(JTA) — A group of educators dedicated to solidarity between Christians and Jews is urging churches to take action against the growing prevalence of antisemitism in the United States — and to reflect on how their own practices may be fueling hatred against Jews.
“We implore all churches to redouble their efforts to denounce antisemitism publicly as antithetical to the very essence of Christianity itself,” the Council of Centers on Jewish-Christian Relations, which represents about 30 institutions working on interreligious understanding, said in a public statement issued last week.
Published during Advent, the season of preparation ahead of Christmas, the statement opens by declaring that “the United States is facing the greatest crisis of public antisemitism in a century.”
Blame for the crisis rests on entertainers, athletes and politicians who vilify Jews and spread antisemitic tropes and conspiracy theories on the internet, according to the statement, which also calls out self-described Christian nationalists advocating for hatred against Jews. The spread of antisemitism is manifesting in attacks on Jews on social media, in the streets and at synagogues, according to the group.
In explaining what triggered the statement, the group said it was “increasingly alarmed that we may be witnessing the normalization of antisemitism in American discourse, which recalls events that happened in Germany when the Nazis rose to power in the 1930s.”
The Anti-Defamation League, which records antisemitic incidents, said its most recent annual tally saw a 34% increase between 2020 and 2021, reaching an all-time high. A 2021 survey by the American Jewish Committee found that an estimated 40% of American Jews changed their behavior over the preceding year because of fear of antisemitism.
CCJR’s statement calls on Christian clergy and educators not only to denounce antisemitism but also to examine how they might be inadvertently promoting antisemitic ideas.
“As students of history, we know that the roots of modern antisemitism and associated conspiracy theories grew out of Christian libels perpetuated against Jews in medieval Europe and out of centuries of Christian religious teaching of contempt for Jews,” the statement says.
Christain theology has evolved since the Holocaust and most denominations have long disavowed antisemitic teachings, including the idea Jews are responsible for killing Jesus and that he represents the negation of Judaism.
But, the CCJR statement says, remnants of this problematic thinking can persist, requiring caution from Christian leaders.
“We entreat the churches to look inward by examining their preaching, teaching, and theologies to eliminate any traces of anti-Jewish sentiments and look outward to act and speak against all forms of antisemitism they encounter,” the statement says.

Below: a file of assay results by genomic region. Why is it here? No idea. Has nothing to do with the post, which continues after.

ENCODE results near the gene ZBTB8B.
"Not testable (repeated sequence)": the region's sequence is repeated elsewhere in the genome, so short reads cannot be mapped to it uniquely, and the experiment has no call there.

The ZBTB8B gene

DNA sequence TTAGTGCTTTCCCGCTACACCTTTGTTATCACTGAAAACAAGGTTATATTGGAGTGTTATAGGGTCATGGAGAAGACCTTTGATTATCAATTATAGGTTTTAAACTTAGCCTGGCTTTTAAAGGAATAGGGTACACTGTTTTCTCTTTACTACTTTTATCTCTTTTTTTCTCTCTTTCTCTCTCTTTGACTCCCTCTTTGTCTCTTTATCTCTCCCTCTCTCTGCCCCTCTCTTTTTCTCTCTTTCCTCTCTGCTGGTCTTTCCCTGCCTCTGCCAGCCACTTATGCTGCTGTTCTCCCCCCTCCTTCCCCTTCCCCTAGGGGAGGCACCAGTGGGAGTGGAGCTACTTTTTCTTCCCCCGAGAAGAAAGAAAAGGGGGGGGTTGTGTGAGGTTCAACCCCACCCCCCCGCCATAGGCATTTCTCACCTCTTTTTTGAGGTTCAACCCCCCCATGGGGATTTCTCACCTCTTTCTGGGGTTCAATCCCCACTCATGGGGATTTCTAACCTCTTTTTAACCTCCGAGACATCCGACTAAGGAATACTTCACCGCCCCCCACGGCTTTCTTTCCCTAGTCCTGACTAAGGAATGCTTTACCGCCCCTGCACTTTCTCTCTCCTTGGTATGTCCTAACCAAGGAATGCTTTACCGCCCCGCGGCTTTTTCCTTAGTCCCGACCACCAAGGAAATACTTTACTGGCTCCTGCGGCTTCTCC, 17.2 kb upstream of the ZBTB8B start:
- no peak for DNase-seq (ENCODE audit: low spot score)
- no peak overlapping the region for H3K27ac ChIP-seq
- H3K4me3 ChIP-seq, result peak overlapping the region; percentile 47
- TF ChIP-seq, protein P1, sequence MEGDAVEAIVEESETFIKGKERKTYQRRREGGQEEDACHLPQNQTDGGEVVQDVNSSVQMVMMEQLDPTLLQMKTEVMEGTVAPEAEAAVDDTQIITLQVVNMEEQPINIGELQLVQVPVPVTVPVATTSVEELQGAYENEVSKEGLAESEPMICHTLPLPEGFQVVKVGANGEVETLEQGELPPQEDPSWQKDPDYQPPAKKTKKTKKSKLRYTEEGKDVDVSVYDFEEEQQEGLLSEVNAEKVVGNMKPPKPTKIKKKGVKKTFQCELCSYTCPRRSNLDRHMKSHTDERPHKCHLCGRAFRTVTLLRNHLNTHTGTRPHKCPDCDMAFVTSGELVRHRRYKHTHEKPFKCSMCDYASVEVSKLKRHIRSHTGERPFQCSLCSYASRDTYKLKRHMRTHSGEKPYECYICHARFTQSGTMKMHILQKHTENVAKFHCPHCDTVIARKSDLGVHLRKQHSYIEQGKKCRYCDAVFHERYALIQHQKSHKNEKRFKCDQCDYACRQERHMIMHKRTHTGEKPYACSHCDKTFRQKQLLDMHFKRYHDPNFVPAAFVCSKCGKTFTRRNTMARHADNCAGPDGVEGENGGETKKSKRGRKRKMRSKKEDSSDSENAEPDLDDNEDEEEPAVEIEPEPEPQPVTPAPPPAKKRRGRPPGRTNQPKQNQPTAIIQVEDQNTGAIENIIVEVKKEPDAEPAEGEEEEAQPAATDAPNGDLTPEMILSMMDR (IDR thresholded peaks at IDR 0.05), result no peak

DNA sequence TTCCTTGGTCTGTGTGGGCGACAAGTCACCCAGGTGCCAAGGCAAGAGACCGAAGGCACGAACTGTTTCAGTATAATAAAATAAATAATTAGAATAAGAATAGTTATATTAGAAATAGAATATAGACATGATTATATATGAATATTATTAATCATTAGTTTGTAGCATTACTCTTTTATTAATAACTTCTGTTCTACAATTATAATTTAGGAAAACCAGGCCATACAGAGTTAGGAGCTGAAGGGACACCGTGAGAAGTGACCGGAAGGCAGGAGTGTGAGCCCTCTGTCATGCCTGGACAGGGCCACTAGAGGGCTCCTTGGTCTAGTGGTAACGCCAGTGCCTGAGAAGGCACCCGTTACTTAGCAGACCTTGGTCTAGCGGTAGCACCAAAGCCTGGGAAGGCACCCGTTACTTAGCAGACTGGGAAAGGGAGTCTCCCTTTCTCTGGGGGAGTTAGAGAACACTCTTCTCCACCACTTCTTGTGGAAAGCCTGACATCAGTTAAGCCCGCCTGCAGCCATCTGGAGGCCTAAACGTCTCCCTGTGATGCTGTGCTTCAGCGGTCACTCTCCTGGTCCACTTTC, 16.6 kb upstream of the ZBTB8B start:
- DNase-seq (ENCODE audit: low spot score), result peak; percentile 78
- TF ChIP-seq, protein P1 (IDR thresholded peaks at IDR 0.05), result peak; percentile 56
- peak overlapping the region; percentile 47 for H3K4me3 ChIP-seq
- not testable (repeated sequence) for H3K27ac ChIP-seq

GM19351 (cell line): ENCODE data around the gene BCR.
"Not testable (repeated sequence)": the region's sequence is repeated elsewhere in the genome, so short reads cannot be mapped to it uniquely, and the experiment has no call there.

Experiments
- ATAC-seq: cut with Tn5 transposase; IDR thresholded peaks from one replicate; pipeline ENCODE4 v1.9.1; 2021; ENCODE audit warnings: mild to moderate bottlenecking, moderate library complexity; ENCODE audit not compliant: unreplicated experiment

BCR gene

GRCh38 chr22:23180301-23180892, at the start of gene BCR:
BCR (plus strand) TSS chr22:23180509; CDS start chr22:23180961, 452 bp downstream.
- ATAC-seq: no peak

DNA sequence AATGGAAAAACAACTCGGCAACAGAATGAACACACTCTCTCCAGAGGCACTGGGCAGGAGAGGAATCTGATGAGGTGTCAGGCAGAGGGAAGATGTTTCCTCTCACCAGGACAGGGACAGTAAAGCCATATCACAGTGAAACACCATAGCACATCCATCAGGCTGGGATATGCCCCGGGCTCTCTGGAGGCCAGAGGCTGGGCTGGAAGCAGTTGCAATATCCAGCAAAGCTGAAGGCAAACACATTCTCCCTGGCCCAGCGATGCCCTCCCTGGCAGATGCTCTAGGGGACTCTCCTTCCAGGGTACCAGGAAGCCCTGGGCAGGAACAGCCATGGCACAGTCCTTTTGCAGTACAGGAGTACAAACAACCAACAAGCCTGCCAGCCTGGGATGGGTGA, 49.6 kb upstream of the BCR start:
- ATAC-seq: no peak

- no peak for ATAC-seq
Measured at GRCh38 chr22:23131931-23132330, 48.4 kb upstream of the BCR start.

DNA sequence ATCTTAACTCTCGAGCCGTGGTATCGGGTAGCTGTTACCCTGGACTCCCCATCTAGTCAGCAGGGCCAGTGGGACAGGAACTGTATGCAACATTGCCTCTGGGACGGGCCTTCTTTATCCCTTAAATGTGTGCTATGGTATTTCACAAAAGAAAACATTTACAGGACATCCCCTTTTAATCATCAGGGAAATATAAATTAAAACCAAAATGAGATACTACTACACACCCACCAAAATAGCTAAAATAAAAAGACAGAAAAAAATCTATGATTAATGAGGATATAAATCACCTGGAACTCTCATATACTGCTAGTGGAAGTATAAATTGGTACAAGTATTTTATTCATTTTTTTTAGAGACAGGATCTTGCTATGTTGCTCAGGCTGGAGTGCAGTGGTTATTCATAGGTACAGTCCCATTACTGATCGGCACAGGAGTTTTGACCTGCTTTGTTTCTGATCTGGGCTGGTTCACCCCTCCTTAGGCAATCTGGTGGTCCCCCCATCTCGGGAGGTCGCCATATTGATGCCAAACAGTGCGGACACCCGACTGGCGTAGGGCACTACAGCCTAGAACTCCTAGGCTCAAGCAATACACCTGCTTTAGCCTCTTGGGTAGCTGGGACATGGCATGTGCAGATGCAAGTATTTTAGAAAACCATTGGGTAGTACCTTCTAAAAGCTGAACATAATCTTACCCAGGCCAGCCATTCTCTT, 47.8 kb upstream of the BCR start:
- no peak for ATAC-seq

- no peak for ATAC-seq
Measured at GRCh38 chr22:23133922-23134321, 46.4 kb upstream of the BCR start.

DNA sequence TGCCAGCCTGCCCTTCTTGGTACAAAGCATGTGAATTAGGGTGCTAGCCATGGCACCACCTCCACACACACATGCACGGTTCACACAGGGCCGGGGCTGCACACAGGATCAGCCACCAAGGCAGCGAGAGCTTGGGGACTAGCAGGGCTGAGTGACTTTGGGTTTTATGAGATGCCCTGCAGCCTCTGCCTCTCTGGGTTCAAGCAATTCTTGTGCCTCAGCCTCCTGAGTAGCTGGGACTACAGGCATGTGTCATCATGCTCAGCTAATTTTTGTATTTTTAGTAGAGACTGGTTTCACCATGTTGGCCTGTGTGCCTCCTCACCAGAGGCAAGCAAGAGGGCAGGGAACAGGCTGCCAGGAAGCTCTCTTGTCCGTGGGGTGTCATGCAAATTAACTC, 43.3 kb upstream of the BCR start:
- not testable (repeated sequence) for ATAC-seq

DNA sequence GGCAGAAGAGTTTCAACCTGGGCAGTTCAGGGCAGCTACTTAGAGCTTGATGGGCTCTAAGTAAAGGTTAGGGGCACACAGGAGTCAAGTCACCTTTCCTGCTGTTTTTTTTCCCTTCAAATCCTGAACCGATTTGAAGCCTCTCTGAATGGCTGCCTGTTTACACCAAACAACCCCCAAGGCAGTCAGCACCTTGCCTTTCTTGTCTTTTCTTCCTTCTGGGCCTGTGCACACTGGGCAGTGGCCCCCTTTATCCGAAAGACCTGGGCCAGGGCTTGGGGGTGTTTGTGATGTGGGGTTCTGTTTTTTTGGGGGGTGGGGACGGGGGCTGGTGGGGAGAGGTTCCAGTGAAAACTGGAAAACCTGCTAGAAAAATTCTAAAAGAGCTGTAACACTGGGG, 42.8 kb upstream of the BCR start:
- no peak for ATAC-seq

The group’s letter follows initiatives in some of the world’s largest Christian denominations to address antisemitism in their liturgy and history. Earlier this year, the Episcopal Church announced that it would review pre-Easter readings that blame “the Jews” for the death of Jesus and offered an alternative to them. Meanwhile, Pope Francis restricted the use of the Latin Mass, a traditionalist liturgy that includes a prayer for the conversion of Jews, out of concern that it was being used by those who did not accept the Catholic Church’s 1965 statement declaring that the Jews were not responsible for Jesus’ death; he has condemned antisemitism. And the Church of England recently apologized to Jews for the antisemitic laws that led to their expulsion 800 years ago.
Phyllis Pollock died at home Sunday September 3, 2023 in Winnipeg, after a courageous lifetime battle with cancer.
Phyllis was a mother of four: Gary (Laura), daughter Randi, Steven (deceased in 2010) (Karen), and Robert. Phyllis also had two grandchildren: Lauren and Quinn.
Born in Fort Frances, Ontario on February 7, 1939, Phyllis was an only child to Ruby and Alex Lerman. After graduating high school, Phyllis moved to Winnipeg where she married and later divorced Danny Pollock, the father of her children. She moved to Beverly Hills in 1971, where she raised her children.
Phyllis had a busy social life and lucrative real estate career that spanned over 50 years, including new home sales with CoastCo. Phyllis was the original sales agent for three buildings in Santa Monica, oceanfront: Sea Colony I, Sea Colony II, and Sea Colony. She was known as the Sea Colony Queen. She worked side by side with her daughter Randi for about 25 years – handling over 600 transactions, including sales and leases within the three phases of Sea Colony alone.
Phyllis had more energy than most people half her age. She loved entertaining, working in the real estate field, meeting new and interesting people everyday no matter where she went, and thrived on making new lifelong friends. Phyllis eventually moved to the Sea Colony in Santa Monica where she lived for many years before moving to Palm Desert, then Winnipeg.